Bitesize Daily: Verity Brown – ROKBOX

Posted by Nina Langford in Blog

July 8th 2020

Verity Brown is a Director at ROKBOX (https://rok-box.com/), an award winning crate specifically designed to reduce the environmental impact, risk and cost of shipping high value art.

What have you been up to during lockdown?

The last few years have been a non-stop whirlwind for ROKBOX and so this ‘pause’ has been a chance for us to regain a little perspective, ensuring our strategy is serving our clients’ needs. Part of that has meant we have been busy designing and engineering so we shall have more products available towards the end of this year. I’ve also been listening to much of the industry dialogue via the numerous webinars that are available, so as to stay informed regarding all the issues under debate at present. I’ve also been doing some online courses as we’re a small team so the more I can turn my hand to the better. Aside from work, I’ve been enjoying plenty of exercise and I’ve also become a complete bookworm again. My Calm app has also been a bit of a saving grace at times!

Is there anything in particular you have learned from the last few months? 

I think the sense of community in the art world has never been so strong. People generally really care about one another and some of the contact I’ve had with people via phone or email during this chapter has really highlighted that fact to me. In more practical terms I’ve had to get used to a more ad hoc way of working. Collaboration is an important element of how the ROKBOX team works and that’s not impossible when working remotely but it’s certainly not as straightforward, particularly when we all have domestic responsibilities to attend to also. Office camaraderie isn’t half as enjoyable online or in snatched telephone conversations as it is in person!

How do you think the art industry will change, going forward?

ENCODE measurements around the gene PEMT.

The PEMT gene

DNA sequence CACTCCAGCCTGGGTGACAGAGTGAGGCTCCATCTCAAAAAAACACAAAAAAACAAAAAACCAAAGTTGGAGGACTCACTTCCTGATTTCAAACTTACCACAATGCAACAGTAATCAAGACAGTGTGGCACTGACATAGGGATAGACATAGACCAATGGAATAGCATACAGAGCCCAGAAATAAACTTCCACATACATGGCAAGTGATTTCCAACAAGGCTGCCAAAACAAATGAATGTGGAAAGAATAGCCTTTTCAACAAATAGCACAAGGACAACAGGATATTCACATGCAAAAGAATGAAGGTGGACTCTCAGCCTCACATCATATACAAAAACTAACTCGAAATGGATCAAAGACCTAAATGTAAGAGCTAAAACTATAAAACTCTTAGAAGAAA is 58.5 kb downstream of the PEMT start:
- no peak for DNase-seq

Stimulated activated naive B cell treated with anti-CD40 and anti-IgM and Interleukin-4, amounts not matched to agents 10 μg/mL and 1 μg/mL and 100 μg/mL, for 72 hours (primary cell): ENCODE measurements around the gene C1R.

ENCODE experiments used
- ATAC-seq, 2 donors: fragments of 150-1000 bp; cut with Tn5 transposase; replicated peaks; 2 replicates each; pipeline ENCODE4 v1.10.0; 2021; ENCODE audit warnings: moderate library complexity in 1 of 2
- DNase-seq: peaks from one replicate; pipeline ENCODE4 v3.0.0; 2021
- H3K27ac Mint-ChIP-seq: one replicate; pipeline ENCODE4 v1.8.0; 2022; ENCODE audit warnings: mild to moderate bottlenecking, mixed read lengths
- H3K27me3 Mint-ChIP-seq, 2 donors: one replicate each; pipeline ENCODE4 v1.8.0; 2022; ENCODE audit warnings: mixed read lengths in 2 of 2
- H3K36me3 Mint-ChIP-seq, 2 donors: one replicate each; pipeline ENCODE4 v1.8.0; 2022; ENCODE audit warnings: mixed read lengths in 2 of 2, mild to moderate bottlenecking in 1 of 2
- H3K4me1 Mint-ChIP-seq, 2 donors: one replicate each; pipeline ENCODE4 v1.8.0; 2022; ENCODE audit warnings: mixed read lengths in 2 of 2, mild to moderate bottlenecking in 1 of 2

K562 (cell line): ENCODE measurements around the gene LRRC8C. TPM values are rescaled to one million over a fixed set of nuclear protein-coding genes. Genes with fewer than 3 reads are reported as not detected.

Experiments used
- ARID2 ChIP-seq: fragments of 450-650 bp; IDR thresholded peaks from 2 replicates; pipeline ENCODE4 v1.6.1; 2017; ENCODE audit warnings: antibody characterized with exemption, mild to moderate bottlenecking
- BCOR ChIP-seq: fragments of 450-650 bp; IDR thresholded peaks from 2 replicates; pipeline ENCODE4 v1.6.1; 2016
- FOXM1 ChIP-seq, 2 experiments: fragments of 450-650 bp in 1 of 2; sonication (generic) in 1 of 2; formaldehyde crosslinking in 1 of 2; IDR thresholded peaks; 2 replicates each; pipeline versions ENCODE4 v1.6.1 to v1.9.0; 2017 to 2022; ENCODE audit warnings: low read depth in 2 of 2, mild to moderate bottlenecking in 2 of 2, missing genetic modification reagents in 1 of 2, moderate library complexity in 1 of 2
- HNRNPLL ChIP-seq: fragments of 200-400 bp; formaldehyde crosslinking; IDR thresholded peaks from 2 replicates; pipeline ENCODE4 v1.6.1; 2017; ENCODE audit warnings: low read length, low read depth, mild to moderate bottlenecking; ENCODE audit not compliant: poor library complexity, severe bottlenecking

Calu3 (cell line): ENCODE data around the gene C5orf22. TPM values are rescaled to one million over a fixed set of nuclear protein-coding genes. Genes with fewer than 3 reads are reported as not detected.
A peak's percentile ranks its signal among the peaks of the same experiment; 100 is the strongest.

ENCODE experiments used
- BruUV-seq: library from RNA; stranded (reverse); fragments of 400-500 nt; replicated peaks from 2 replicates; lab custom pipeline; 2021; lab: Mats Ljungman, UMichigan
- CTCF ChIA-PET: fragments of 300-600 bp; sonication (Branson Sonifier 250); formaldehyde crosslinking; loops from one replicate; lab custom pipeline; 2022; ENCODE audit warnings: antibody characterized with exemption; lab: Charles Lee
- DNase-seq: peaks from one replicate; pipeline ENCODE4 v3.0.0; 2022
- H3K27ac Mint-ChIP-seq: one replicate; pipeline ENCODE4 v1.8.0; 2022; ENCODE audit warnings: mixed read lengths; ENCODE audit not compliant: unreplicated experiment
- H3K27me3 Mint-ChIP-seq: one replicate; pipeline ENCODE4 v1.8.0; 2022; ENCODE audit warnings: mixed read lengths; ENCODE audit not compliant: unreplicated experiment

During Corona Virus we’ve all had to change our behaviour for health reasons. I’m hoping that experience encourages behavioural changes which affect environmental issues too. I also think the art industry will need do some serious self-examination regarding race issues. It’s definitely time for a wider concept of social responsibility to be explored and then put into action.

I doubt our newly established reliance upon technology will completely disappear when we exit lockdown. Instead I imagine the benefits of technology and science are blended with more traditional aspects of the industry and this could lead to some incredibly positive developments.

I imagine organisations will be more selective in terms of their participation of events. This in turn lends itself to more specialism, regional focuses and potential collaborations, all of which could mark an exciting new chapter.

Do you have any advice that you would give to people entering the industry?

In one of my first jobs, I was told by a senior colleague to always be nice to the people on front desk and always recognise the hard work done by technicians as so much gets taken for granted. That’s still very relevant! I think that expressing a genuine interest in other people’s experiences has enabled me to build rapport with people in all kinds of roles across the industry. Also acknowledging that everyone has valuable experiences or insights I can learn from has led to some amazing introductions and friendships.

Are there any art organisations that you have been particularly impressed by in the way that they have evolved and responded to the current situation?

So many! A lot of the webinars have provided a truly collaborative space for people from different organisations to share concerns or present ideas. A few that spring to mind are Articheck’s, Julie’s Bicycle, ARCS, Dietl and specifically a Crown webinar which focused upon commercial registrars/gallery managers. The human / social benefit of these during lockdown, in addition to the learning itself, is huge.

Right at the beginning of lockdown I was contacted by someone at Toledo Museum who wanted to learn more about ROKBOX. That individual was juggling family life / working from home whilst also dealing with temporarily closing the museum and changing exhibition schedules etc. To say they had their hands full is a massive understatement and what’s so brilliant is that we’ve been contacted by LOTS of other people in comparable circumstances since lockdown began. So, what also stands out for me, is not just the organisations but specific individuals within them, people who go the extra mile, who think imaginatively, who invite peers to join in their discussions and who view current challenges as an opportunity which could lead to enduring positive outcomes.